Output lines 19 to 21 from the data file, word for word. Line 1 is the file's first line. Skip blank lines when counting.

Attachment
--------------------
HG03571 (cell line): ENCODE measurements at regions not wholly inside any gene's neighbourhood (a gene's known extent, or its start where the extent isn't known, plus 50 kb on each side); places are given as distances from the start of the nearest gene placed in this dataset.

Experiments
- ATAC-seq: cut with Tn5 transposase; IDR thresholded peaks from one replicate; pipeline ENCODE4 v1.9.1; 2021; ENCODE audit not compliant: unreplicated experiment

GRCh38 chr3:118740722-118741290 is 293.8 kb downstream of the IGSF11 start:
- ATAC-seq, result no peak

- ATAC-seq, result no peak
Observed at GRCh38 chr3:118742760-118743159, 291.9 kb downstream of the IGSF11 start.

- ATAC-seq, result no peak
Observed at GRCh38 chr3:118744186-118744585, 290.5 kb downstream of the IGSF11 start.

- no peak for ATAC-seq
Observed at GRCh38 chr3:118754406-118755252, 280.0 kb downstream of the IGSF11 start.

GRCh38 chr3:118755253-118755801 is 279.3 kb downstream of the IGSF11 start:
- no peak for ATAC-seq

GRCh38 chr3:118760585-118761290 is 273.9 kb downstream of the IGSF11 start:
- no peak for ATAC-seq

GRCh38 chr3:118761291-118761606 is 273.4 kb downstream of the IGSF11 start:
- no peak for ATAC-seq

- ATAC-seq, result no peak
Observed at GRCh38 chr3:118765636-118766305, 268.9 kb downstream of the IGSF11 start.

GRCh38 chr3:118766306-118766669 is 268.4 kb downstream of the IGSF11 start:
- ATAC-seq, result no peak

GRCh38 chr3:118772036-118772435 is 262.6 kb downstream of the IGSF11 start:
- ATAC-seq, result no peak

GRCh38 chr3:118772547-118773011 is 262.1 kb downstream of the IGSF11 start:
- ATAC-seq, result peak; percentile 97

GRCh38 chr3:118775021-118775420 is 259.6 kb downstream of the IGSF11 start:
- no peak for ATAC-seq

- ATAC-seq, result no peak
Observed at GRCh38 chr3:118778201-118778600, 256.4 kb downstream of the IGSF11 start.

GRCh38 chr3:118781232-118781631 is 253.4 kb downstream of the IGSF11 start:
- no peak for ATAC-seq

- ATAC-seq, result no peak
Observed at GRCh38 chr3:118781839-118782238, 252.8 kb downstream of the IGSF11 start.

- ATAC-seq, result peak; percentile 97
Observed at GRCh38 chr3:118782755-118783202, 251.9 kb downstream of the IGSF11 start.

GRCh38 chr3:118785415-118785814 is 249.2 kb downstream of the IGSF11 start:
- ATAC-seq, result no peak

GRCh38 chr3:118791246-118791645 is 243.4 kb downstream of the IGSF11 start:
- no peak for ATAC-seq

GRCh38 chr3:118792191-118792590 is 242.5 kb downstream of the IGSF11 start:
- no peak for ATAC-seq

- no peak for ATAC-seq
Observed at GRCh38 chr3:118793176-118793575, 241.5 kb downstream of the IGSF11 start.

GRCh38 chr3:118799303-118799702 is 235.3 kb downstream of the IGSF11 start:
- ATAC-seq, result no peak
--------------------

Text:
Observed at GRCh38 chr3:118765636-118766305, 268.9 kb downstream of the IGSF11 start.

GRCh38 chr3:118766306-118766669 is 268.4 kb downstream of the IGSF11 start:
- ATAC-seq, result no peak